Too often, believers compartmentalize righteousness and justice, to the point where the schism between mainline churches and fundamentalists in the early 20th century produced a focus on one over the other (mainline churches embracing justice and social engagement, fundamentalists embracing righteousness and separation). To some extent, the evangelical movement following World War II tried to bridge the gap, though in general there has been a lingering suspicion of “social justice,” which I would argue comes from our cultural setting rather than Scripture.
It seems to me that particularly since the 2000 presidential election in America, the term “evangelical” has lost much of its meaning as the media have conflated the “religious right” of the 1970s through the 1990s with more moderate evangelicals. That does not help.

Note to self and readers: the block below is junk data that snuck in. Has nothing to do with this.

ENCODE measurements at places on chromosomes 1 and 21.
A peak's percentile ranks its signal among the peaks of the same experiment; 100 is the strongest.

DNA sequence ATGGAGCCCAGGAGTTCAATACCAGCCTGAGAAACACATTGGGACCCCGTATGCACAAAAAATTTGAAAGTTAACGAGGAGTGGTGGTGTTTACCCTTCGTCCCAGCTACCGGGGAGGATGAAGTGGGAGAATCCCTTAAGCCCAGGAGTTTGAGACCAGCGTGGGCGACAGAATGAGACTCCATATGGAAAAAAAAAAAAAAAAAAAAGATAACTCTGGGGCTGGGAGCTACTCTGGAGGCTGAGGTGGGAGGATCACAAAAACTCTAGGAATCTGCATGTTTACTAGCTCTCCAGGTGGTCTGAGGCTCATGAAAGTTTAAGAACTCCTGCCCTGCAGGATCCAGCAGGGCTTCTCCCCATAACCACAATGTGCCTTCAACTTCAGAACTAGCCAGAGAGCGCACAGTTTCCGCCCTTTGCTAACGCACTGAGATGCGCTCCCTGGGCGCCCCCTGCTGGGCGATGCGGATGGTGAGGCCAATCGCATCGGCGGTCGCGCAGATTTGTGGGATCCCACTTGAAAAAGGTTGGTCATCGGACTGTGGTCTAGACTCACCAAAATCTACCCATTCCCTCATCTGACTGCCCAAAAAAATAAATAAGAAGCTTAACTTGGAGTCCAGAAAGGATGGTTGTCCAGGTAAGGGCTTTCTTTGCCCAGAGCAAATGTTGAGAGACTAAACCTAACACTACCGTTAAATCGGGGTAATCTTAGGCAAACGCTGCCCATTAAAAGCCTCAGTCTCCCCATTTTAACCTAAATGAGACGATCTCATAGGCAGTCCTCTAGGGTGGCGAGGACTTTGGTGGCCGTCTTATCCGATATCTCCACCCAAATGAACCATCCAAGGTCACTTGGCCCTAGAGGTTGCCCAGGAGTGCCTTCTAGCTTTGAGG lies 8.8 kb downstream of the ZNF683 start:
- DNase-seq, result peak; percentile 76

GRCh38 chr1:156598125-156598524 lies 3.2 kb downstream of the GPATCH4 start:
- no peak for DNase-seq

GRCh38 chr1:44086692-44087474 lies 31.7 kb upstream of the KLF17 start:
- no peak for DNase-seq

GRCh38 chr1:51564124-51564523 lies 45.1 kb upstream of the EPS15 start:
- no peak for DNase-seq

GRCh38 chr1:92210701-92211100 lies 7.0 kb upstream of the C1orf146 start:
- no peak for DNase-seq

Years ago I wrote on this subject, suggesting that the cross provides the image we need: the vertical upright, planted in the ground and reaching toward the sky, represents righteousness, our relationship with a holy God. The horizontal crossbar, stretching from side to side, represents justice, our relationship with and treatment of people. In a Bible passage found in Isaiah 28, the imagery of a surveyor or builder is used, but importantly, the two appear together: “the measuring line of justice and the plumb line of righteousness.” Most important is the recognition of how often righteousness and justice are linked in the Bible. (See the “Guidance from Scripture” section below for some examples).